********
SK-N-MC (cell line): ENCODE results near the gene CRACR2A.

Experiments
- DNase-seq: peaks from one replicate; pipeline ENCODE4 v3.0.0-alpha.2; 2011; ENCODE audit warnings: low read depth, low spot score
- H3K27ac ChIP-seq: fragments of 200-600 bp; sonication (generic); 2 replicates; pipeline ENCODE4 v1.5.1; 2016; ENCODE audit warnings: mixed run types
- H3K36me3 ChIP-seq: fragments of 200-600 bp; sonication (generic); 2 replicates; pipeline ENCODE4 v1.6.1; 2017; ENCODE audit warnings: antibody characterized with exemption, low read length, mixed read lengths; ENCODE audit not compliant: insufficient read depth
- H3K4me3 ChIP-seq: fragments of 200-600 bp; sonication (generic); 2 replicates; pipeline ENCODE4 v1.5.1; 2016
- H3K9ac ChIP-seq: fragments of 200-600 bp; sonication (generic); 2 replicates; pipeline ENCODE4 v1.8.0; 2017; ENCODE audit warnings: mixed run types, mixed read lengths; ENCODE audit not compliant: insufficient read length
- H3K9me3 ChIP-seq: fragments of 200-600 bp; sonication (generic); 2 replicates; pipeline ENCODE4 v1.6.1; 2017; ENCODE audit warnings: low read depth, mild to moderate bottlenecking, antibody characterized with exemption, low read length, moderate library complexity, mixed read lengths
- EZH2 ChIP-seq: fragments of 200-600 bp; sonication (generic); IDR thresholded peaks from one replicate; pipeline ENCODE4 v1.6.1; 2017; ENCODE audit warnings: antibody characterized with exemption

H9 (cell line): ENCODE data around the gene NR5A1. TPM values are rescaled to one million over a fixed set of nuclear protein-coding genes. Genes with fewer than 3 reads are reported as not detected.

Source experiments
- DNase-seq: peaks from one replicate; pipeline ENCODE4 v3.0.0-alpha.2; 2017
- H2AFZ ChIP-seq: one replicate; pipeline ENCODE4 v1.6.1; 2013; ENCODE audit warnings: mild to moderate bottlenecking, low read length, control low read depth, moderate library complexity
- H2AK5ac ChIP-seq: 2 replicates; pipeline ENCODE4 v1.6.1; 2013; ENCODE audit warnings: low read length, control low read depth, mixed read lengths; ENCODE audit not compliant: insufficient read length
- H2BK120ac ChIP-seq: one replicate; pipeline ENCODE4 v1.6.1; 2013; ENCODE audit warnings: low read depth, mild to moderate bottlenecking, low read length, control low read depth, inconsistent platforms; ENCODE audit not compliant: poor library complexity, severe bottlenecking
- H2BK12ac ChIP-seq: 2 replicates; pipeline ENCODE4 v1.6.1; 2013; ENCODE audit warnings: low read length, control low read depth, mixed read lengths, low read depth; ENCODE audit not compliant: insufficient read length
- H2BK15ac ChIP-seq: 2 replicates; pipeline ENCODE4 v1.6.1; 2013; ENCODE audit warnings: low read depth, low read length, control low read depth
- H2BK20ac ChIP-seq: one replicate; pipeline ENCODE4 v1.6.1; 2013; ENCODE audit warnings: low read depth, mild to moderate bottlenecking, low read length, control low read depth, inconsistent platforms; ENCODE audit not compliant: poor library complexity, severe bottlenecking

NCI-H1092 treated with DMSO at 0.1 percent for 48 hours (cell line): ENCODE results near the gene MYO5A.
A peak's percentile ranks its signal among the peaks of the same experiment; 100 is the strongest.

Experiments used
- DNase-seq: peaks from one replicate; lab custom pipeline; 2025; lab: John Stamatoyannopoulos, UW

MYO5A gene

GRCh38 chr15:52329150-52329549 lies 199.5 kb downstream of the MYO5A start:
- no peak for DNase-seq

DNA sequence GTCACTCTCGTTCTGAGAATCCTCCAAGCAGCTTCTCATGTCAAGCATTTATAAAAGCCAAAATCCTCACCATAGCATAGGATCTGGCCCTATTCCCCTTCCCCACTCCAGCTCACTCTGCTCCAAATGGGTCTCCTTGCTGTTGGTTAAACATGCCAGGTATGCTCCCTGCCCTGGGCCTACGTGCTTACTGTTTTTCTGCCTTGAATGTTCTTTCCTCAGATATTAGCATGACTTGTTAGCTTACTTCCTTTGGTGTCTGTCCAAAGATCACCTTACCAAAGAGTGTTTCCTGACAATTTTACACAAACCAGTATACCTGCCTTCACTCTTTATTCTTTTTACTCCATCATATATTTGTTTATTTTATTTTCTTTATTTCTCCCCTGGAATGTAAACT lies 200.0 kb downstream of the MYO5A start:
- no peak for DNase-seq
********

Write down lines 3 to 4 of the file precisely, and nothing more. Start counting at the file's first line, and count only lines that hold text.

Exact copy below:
- DNase-seq: peaks from one replicate; pipeline ENCODE4 v3.0.0-alpha.2; 2011; ENCODE audit warnings: low read depth, low spot score
- H3K27ac ChIP-seq: fragments of 200-600 bp; sonication (generic); 2 replicates; pipeline ENCODE4 v1.5.1; 2016; ENCODE audit warnings: mixed run types